How do you handle recycling? Do you sort your plastics, glass, paper and metal scraps? Maybe you do, and maybe you don’t. Either way, a big issue with sustainable waste management is that many people don’t truly understand what happens to their recycling once it’s out of the bin.
What qualifies as a recyclable is a whole other topic that I don’t have enough space to go over fully in this commentary — but I encourage others to do their own research. I want to focus specifically on the codes recycling plants use to identify recyclable plastics. Do you pay attention to the little numbers on plastic containers? You know, the ones inside the little triangles? If you don’t, chances are you might have improperly recycled a significant amount of things. These numbers, which range from 1-7, refer to the recyclability of the plastic that the product is made out of. It is very important to label and pay attention to these numbers because it affects the recycling facility’s sorting and processing abilities. It can also be an indication of plastics that should be avoided.
Putting the right items in their corresponding bins ensures lower recycling facility costs and damages, according to the Environmental Protection Agency. Sorting through plastic, whether done by hand or machine, costs facilities a lot of money — a portion of which comes from taxes, according to The New York Times.
Dirty plastics and cardboards also cause issues for facilities because soiled recyclables are worth less. The quality of plastic items drops when they are extremely soiled, making the processing of them more difficult and costly. These expenses come back to the taxpayers.
That isn’t to say you must clean out your items like you do with your dishes, but be wary of their condition (especially if they are going into a bin with absorbent paper items).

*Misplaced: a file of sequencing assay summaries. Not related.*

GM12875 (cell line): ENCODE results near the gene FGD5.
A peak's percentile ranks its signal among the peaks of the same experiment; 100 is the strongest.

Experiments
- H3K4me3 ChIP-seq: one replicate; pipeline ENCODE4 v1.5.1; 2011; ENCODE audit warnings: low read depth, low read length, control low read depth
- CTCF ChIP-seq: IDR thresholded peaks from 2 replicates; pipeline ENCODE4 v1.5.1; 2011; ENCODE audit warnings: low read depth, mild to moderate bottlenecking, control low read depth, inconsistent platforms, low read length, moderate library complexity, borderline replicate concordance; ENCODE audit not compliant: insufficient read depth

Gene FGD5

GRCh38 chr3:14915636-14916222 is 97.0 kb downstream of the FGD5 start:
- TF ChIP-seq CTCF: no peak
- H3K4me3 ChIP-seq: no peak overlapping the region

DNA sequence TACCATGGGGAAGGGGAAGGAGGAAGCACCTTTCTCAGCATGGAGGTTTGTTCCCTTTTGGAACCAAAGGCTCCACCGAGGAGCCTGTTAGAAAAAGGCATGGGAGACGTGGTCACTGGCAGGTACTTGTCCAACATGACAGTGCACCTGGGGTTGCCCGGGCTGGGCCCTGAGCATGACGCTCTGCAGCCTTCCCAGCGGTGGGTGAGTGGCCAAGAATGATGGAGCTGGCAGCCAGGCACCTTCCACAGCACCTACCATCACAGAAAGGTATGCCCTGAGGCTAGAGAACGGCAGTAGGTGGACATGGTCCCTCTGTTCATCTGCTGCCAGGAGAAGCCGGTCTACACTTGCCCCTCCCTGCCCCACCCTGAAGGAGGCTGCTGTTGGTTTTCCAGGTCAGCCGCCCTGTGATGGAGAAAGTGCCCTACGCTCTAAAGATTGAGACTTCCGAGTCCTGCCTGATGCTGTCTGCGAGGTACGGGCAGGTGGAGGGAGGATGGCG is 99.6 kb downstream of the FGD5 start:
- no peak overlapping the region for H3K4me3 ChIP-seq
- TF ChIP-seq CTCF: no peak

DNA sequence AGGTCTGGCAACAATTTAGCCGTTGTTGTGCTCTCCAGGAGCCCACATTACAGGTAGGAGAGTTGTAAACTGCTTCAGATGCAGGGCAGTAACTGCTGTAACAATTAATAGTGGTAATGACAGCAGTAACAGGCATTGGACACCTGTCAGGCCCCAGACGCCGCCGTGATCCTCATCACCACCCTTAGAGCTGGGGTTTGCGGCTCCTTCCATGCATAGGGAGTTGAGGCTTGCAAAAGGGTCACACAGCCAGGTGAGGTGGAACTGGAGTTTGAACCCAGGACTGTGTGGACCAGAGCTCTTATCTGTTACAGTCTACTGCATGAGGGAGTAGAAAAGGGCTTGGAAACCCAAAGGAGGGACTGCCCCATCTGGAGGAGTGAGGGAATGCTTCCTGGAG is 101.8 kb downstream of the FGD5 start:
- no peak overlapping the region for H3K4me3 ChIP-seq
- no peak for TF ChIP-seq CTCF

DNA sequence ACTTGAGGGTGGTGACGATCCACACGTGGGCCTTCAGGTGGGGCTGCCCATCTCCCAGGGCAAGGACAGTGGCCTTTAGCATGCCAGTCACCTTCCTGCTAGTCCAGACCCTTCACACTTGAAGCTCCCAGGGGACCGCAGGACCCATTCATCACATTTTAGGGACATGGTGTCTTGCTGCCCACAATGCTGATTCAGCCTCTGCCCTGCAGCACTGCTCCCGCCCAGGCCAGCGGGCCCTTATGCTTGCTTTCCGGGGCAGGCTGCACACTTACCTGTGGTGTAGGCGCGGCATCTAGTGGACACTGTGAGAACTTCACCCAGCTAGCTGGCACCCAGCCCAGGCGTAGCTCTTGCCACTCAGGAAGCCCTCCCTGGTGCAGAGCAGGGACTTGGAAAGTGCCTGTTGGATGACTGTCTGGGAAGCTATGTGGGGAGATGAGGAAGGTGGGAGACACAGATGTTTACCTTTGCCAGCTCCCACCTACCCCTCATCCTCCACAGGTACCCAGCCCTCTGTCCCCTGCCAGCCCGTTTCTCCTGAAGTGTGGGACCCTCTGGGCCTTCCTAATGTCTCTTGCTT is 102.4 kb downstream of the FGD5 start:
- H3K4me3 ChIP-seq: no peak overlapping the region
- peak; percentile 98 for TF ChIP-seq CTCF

Another big issue is that often, recyclables end up in landfills. This can happen for several reasons, like people’s forgetfulness, inability or disinterest in recycling. It is also the result of government policies. The U.S. used to export recyclables to other countries, like China, because of how expensive they are to process, according to The Guardian. But now, environmental bans from other countries have stopped that. So rather than investing more into our recycling facilities, the government often dumps recyclables into landfills.
It’s important to be aware of some of the limitations of eco-friendly waste management and how it affects our planet and ourselves. Non–recycling friendly lifestyle choices can be changed with education and opportunity. I urge people to learn more about proper local recycling through the Tompkins County recycling website. There, you can find lots of information, like the difference between curbside recycling and nonrecyclable plastic disposal.
It’s also easy to get involved in our communities and take advantage of the opportunities provided by our city’s waste management facilities. The Borrow-a-Bin program provides venues and events with recycling bins and bags that would usually cost coordinators a lot of time and money to get ahold of. Tompkins Compost, Recycling, Trash is a program where people can volunteer in taking care of recyclable and compostable waste. There is also the Household Hazardous Waste program that provides appointments for people who need to get rid of items that aren’t accepted in curbside pickup.
There’s a lot we can do for ourselves and our planet — we just need to take the time to find these opportunities.